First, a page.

Schools should never take a role in weight education or any form of nutrition counseling with weight loss in mind. School is for educating about various subjects, but we just don’t find that most health teachers are qualified to speak about weight and eating without extra training, and thus can unintentionally contribute to eating disorders. Health teachers can talk in general about healthy practices but don’t need to get specific about “healthy” weights. The size of adolescents differs so much, that you can’t even say what “normal” is.

The classroom and gym are sensitive areas, and many teachers and coaches may not realize the impact of their words. Sure, many kids can hear general comments such as “you shouldn’t eat fast food” and be okay, but if you have just one child in the classroom that tends to be more perfectionistic or has family history of an eating disorder or anxiety, this could be what sends them over the edge into disordered eating behavior. Unless a teacher has been trained in the importance of language monitoring around weight and nutrition, they should avoid discussing both topics.


Parents should be educated about eating disorder prevention in much the same way they are educated about Internet safety, seat belt and bike helmet use, etc. In other words, the parent sets expectations for safety and health, and monitors the child’s behaviors to ensure both.

We know that having family history of mental illness, personality traits of perfectionism, anxiety, OCD, etc. places one at a higher risk for an eating disorder. We also know that the more a parent encourages dieting, the higher the occurrence of disordered eating behaviors. If a child/adolescent has any risk factors, this information should be shared with all parents without any suggestion of shame or blame, just fact. Having family history of certain illnesses or certain personality traits is nothing to be ashamed of or feel guilty about. We need to talk about it more to decrease the stigma.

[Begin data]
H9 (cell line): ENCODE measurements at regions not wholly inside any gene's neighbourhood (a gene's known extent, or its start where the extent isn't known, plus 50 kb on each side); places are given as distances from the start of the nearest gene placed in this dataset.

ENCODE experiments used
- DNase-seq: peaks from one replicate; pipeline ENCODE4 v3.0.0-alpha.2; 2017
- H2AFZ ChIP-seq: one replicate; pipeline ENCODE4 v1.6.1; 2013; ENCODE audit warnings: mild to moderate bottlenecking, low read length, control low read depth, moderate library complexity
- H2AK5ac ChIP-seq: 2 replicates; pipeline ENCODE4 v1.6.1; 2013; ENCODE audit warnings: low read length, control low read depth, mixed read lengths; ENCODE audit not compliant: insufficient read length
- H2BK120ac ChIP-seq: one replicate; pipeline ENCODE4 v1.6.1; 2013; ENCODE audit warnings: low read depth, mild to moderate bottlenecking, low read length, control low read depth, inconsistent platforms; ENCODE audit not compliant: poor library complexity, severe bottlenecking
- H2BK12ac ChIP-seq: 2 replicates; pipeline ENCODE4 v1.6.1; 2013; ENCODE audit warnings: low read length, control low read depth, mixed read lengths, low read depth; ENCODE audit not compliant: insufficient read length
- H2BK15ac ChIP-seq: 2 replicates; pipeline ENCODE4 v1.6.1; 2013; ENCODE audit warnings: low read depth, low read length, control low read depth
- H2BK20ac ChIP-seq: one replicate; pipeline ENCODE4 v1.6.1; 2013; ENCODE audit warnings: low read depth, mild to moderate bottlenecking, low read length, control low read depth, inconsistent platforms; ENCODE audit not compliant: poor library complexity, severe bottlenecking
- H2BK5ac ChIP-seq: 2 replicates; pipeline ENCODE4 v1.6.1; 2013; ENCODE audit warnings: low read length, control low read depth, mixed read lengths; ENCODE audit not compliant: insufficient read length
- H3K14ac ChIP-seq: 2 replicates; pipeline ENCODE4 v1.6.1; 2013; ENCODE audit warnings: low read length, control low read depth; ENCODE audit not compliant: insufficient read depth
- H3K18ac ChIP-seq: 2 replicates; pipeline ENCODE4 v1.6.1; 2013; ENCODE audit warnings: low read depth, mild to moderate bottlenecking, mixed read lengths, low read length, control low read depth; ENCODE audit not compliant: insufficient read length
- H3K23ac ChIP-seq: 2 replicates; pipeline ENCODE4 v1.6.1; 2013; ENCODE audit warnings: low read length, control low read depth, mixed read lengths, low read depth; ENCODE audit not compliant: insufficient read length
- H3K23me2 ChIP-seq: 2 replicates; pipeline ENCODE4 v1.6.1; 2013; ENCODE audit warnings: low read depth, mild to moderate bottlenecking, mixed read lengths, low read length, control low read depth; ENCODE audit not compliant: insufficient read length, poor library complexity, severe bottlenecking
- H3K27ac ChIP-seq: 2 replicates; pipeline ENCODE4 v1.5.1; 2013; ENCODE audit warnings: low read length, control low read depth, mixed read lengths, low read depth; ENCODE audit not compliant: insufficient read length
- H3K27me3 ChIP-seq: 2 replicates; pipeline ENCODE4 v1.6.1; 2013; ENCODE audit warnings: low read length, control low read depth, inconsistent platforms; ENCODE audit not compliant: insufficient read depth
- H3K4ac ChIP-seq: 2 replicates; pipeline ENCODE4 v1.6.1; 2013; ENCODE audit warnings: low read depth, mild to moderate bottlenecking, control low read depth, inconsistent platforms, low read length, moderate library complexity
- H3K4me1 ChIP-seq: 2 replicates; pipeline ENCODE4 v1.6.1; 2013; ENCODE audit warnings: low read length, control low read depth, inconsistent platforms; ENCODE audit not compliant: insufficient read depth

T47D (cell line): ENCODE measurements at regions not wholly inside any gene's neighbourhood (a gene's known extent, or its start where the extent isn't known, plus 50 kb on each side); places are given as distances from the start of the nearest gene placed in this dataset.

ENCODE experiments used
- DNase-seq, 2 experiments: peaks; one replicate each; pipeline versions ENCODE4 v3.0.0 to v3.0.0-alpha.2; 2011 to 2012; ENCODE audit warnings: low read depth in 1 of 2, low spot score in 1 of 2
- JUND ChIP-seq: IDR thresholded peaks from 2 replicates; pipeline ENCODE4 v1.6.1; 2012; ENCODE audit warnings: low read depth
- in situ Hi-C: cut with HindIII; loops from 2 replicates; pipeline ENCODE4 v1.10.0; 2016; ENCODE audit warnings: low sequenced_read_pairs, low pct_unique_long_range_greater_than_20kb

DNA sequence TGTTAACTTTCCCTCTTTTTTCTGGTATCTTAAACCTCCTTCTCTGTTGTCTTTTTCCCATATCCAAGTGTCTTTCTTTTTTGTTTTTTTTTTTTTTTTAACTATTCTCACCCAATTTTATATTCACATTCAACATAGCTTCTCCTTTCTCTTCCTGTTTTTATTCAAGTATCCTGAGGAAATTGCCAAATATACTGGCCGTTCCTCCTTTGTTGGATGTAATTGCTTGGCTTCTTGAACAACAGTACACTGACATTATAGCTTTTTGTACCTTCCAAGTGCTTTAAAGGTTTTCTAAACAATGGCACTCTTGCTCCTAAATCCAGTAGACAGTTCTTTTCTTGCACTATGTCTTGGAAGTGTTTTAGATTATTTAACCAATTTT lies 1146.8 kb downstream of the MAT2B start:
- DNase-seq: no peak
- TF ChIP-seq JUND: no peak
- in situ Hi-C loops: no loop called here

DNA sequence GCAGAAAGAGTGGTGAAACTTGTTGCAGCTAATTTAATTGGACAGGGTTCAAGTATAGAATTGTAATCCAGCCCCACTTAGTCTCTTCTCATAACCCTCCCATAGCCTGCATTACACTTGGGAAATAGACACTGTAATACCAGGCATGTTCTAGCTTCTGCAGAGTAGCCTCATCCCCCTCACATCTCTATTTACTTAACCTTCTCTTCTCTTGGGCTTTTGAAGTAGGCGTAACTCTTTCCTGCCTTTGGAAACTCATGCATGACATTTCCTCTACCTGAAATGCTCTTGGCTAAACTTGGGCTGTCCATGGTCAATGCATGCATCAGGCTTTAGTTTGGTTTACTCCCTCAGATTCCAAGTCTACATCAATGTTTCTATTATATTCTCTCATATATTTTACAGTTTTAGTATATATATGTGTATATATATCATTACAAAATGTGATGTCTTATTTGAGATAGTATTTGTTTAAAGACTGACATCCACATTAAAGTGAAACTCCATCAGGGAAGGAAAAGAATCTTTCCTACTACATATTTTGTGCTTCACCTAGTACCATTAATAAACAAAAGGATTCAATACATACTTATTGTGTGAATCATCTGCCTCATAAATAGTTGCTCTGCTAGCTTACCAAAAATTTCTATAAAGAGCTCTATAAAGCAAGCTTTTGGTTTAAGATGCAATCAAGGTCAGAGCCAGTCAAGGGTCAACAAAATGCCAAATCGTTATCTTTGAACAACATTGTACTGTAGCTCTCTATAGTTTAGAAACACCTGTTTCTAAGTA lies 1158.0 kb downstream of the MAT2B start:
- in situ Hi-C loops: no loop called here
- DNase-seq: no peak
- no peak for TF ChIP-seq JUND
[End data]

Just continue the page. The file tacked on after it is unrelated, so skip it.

Children look to their parents as role models. If parents have issues with their own weight or body image, they may need to get help, . Many adults have disordered eating patterns, if not outright eating disorders, and it’s important to get treatment in order to be a parent who can model healthy eating and positive body image.

I recommend talking in non-specific terms about food. For example, instead of saying this food is good or bad, teach kids at an early age that there are foods we should eat every day and there are foods we have occasionally. When I talk to elementary aged kids I use the terminology “every day foods” and “sometimes” foods.

Additional nutritional guidelines to help prevent eating disorders:

  • stress that all foods can fit into a healthy style of eating
  • don’t comment on calories or weight